Unicode Basics: Character Set, Encoding, UTF-8, Codepoint

By Xah Lee. Date: . Last updated: .

What is a Character Set?

A character set (charset in short) is a fixed collection of symbols. For example, the English alphabet โ€œAโ€ to โ€œZโ€ and โ€œaโ€ to โ€œzโ€ can be a character set, with a total of 52 symbols. (26 uppercase letters, 26 lower case.)

One of the simplest standardized character set is American Standard Code for Information Interchange (aka ASCII) , started from 1960s, and is almost the only one used in USA up to 1990s.

ASCII contains 128 symbols. It includes all the {letters, digits, punctuations} you see on a typical keyboard sold in USA.

ASCII is designed for languages that use English alphabet only.

Here is the complete list of ASCII characters: ASCII Characters

What is Character Encoding?

Character Encoding is the process of translating a character into a sequence of 1 and 0 (a Binary Number), according to a standard table called Encoding System.

Any file has to go thru encoding/decoding in order to be properly stored as file or displayed on screen. Computer needs a way to translate the character set of human language's writing system into a sequence of 1s and 0s. This transformation is called Character Encoding.

There are many encoding systems. The most popular encoding systems used today are:

What Does Character Encoding Standard Need to Define?

A Character Encoding standard, essentially just need to give each character a unique integer ID. This number, is called the Codepoint. This number, then is represented in computer as a Binary Number, normally 8 of them as a unit, thus is a sequence of Bytes.

Character Set and Encoding System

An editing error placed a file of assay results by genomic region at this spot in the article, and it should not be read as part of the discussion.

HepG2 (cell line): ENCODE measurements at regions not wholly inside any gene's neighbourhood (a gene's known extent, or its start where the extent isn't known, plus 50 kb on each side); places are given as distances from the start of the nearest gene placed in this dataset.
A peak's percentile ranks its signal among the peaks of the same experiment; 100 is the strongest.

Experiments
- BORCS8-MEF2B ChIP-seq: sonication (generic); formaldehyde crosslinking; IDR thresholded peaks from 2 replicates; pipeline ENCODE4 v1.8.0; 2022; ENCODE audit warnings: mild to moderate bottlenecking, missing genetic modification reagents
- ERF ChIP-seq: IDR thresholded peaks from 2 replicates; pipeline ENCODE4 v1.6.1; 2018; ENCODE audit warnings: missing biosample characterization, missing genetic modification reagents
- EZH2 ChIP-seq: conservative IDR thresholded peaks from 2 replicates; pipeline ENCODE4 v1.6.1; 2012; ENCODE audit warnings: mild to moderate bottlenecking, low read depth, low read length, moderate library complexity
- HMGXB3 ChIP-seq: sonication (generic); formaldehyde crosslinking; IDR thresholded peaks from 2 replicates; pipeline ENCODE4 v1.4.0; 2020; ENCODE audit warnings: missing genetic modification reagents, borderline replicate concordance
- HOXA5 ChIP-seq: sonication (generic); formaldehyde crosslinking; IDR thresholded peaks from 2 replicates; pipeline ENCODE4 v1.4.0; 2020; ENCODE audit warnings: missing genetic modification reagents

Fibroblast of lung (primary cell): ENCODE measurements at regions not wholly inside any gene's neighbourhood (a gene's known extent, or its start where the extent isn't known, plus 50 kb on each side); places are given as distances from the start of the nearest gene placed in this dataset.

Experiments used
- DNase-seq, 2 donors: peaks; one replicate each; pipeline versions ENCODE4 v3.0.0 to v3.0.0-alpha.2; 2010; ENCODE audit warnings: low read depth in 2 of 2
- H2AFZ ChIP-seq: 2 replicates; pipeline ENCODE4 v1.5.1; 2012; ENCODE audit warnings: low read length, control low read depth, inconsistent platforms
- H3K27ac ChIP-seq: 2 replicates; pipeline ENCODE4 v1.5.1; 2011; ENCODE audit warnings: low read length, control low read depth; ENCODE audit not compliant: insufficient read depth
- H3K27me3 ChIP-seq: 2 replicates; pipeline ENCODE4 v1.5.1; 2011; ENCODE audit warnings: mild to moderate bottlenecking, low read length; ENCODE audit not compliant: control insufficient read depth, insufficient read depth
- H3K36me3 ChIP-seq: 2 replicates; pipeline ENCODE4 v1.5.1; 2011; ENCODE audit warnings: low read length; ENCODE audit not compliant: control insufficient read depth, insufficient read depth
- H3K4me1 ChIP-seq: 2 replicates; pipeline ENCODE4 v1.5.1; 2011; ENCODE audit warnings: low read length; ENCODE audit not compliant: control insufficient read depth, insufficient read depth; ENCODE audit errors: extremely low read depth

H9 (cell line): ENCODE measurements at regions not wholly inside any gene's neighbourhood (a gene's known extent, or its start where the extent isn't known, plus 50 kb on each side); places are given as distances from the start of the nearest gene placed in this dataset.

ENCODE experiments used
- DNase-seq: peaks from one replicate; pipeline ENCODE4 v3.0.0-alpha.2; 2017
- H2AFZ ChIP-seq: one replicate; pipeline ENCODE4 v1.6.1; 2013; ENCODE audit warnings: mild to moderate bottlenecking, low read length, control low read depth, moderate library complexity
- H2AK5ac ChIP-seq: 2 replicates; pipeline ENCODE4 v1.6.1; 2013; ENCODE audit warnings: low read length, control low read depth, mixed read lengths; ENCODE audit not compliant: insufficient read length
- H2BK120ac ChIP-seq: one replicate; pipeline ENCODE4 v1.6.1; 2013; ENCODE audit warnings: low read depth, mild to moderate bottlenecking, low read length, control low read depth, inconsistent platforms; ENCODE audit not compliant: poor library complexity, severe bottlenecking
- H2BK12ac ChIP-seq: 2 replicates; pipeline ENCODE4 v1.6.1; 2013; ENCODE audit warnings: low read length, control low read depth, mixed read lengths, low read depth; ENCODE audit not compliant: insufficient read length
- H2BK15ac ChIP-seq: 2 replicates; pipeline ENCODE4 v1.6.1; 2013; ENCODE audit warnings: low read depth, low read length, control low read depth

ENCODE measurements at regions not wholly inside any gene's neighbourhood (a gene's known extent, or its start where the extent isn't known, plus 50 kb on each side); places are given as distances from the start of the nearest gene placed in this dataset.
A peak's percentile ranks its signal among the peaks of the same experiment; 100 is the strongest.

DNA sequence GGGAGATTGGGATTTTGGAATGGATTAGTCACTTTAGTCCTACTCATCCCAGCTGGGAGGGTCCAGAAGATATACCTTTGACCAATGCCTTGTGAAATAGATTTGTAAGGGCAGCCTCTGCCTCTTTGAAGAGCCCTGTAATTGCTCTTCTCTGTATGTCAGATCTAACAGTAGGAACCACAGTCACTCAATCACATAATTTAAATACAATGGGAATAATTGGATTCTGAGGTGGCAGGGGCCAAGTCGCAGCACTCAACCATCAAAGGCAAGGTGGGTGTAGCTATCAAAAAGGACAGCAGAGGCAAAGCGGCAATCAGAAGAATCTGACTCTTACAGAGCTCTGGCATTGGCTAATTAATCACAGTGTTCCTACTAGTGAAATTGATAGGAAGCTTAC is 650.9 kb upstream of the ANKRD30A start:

Character Set (aka charset) and Encoding System are different concepts, but often confused together.

In the early days of computing, these two concepts are not clearly made distinct, and are often just called a charset.

For example of the charset and encoding confusion can be seen in HTML stardard, this code:

<meta http-equiv="Content-Type" content="text/html;charset=utf-8">

The syntax contains the word charset , but it's actually about encoding, not charset. [see HTML: Charset and Encoding]

A encoding standard defines a character set implicitly. Because it needs to define what characters it is designed to handle.

What is Unicode

Unicode stand for Universal Coded Character Set.

Unicode is a standard created by the Unicode Consortium in 1991.

Unicode primarily defines 2 things:

  1. A character set. (which includes the characters needed for all languages.)
  2. Several encoding systems. (most popular are โ€ข UTF-8 โ€ข UTF-16)

Unicode's Character Set

Unicode's character set includes ALL human language's written symbols. It includes the thousands of Chinese characters ไธญๆ–‡, Math Symbols โˆ‘ โˆซ ฯ€ยฒ โˆž, and characters of dead languages, such as Egyptian Hieroglyph ๐“‚€, Rune แš . And, also Emoji ๐Ÿ˜„ .

Codepoint (Character ID)

Character Name

Decoding

When a editor opens a file, it needs to know the encoding system used, in order to decode the sequence of 1 and 0 and map it to fonts to display the original characters properly. In general, the info about the encoding system used for a file is not bundled with the file.

Before internet, there is not much problem because most English speaking world use ASCII, and non-English regions use encoding schemes particular to their regions.

With internet, files in different languages started to exchange a lot. When opening a file, Windows applications may try to guess the encoding system used, by some heuristics. When opening a file in a app that assumed a wrong encoding, typically the result is gibberish. Usually, you can explicitly tell a app to use a particular encoding to open the file. For example, see Emacs File Encoding FAQ. Similarly, when saving a file, there's usually a option for you to specify what encoding to use.

[see Set Text Editor File Encoding]

Font

When a computer has decoded a file, it then needs to display the characters as glyphs on the screen. For our purposes, this set of glyphs is a font. So, your computer now needs to map the Unicode codepoints to glyphs in a font.

For Asian languages, such as Chinese, Japanese, Korean, or languages using Arabic alphabet as its writing system (Arabic, Persian), you also need the proper font to display the file correctly.

[see Best Unicode Fonts for Programer]

Input Method

For languages that are not based on alphabet, such as Chinese, you need a way to โ€œtypeโ€ them. Such a way is called โ€œinput systemโ€ or โ€œinput methodโ€.

See:

Practical Examples

see also

Unicode and Encoding Explained

Symbols

Special

Languages

Ancient

Conlang

How To

Art

Misc

Unicode for Programers